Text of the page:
Craniopharyngioma

    • Congenital tumorous remnant of pharyngeal epithelium centered above the sella turcica
    • Diagnosis is usually made in childhood, but adults are also at risk
    • Adamantinomatous tumors affect children, papillary tumors affect adults
    • Brain MRI shows distinctive features
    • Surgical resection is used to confirm histology and reduce tumor bulk
    • Radiation therapy is used to prevent further growth
    • Trap: recurrent acute visual loss from tumor cyst formation occurs frequently and must be treated promptly with surgery to prevent permanent vision loss
    • Core clinical features
      • Reduced visual acuity
      • Hemianopic visual field defect is usually present in at least one eye
      • Afferent pupil defect
      • Optic disc appears normal, small, or pale
    • Possible accompanying clinical features
      • Headache, hypopituitarism (especially growth retardation), papilledema, and ventriculomegaly are especially common manifestations in children
      • Hypopituitarism is the most common manifestation in adults
    • Imaging features
      • Epicenter is suprasellar
      • Trap: the tumor may compress the pituitary gland enough to make the gland invisible, as this picture shows
      • Heterogeneous signal intensity, often with cysts
      • Calcification is evident on CT in children
    • Rathke cleft cyst, which has the same embryologic origin but thinner walls than craniopharyngioma
    • Other masses in the sellar region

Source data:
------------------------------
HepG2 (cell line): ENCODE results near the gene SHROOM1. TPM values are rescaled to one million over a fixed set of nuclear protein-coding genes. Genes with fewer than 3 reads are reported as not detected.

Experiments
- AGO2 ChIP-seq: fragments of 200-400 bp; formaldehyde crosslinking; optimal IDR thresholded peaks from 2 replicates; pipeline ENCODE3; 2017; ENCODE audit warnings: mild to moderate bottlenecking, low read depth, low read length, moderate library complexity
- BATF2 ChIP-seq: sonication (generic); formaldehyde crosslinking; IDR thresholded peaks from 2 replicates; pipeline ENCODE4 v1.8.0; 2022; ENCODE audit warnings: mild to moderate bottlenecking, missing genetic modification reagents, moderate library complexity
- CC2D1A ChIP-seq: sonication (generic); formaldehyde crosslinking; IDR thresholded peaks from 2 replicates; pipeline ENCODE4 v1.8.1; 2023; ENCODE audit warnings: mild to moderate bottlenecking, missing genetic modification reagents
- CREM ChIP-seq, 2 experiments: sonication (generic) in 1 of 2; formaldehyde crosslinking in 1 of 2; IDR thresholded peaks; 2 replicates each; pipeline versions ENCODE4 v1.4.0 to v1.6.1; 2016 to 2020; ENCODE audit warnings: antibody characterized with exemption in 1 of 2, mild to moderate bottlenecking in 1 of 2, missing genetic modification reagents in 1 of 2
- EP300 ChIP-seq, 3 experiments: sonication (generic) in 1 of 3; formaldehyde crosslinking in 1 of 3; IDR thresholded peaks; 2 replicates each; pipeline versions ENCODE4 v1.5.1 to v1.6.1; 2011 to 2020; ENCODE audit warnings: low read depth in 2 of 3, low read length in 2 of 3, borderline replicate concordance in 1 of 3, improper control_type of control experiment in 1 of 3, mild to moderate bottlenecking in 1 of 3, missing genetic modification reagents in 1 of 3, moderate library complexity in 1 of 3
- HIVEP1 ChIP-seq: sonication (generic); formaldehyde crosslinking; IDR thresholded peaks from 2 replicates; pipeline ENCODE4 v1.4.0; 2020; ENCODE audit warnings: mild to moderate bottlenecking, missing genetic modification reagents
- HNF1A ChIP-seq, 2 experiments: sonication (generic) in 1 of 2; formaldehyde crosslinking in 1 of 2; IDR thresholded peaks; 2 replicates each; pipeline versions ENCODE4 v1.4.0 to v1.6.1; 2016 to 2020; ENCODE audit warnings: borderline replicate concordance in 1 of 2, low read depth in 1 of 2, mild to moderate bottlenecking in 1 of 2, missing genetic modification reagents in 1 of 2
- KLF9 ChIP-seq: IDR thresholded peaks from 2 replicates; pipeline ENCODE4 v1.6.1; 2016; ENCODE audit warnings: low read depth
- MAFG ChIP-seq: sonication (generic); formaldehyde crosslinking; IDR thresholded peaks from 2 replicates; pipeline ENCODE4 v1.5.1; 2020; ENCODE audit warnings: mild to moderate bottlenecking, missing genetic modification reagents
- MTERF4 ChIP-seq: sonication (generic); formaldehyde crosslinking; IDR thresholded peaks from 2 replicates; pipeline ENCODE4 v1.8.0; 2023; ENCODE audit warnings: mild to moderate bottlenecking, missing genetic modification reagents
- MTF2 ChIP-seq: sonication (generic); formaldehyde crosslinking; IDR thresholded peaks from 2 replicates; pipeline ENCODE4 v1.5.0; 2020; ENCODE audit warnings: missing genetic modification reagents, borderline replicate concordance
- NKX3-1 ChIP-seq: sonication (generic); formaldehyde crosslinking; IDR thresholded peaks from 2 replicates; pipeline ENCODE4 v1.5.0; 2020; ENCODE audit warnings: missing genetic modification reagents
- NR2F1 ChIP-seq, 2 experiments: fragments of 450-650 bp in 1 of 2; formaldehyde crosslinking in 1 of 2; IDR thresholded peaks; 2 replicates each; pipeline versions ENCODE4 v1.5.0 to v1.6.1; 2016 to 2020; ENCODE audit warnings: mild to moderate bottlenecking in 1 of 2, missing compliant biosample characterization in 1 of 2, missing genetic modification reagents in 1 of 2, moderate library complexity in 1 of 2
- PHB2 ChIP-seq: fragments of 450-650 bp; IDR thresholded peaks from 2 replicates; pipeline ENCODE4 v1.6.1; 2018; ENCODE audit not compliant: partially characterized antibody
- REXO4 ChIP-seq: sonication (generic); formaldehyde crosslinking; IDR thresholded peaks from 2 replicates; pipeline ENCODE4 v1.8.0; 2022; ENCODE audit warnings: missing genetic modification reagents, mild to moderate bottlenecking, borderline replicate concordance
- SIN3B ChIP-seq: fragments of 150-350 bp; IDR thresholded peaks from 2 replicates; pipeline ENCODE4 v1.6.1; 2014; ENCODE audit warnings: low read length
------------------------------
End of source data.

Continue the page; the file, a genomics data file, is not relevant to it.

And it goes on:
• Arachnoid cyst
    • Epidermoid cyst
    • Langerhans cell histiocytosis
    • Sphenoid sinusitis or mucocele
    • Lymphocytic hypophysitis
    • Pituitary abscess
    • Multiple sclerosis
    • Neuromyelitis optica
    • Sarcoidosis
    • Radiation damage
    • Order MRI, which usually shows distinctive features
    • Order CT, which often shows tumor calcium in children but not in adults
    • Order pituitary hormone tests
    • Refer to a neurosurgeon experienced in craniopharyngioma surgery
    • If untreated, progressive vision loss is common
    • Surgery confirms the histology and reduces the tumor burden so that radiation therapy can be more effective
    • Trap: aggressive tumor resection often causes permanent loss of vision
    • Ventriculoperitoneal shunt is necessary if the tumor obstructs ventricular outflow
    • High radiation total dose (>5000 cGy) is necessary to prevent further tumor growth, but…
    • Trap: radiation therapy may not prevent recurrent cyst formation and may eventually damage the optic nerves/optic chiasm, cause encephalopathy, vasculopathy, and hypothalamic/pituitary dysfunction (see Radiation-induced Optic Neuropathy )
    • Endoscopic surgery is often effective in relieving recurrent visual loss from cyst expansion but may have to be performed repeatedly
    • Tip: advise patients with known craniopharyngiomas to contact a vision care provider promptly if vision loss occurs, as earlier decompression prevents permanent vision loss from tumor cyst expansion
    • Hypopituitarism requires intensive endocrinologic care

    Optic Nerve And Chiasm Disorders

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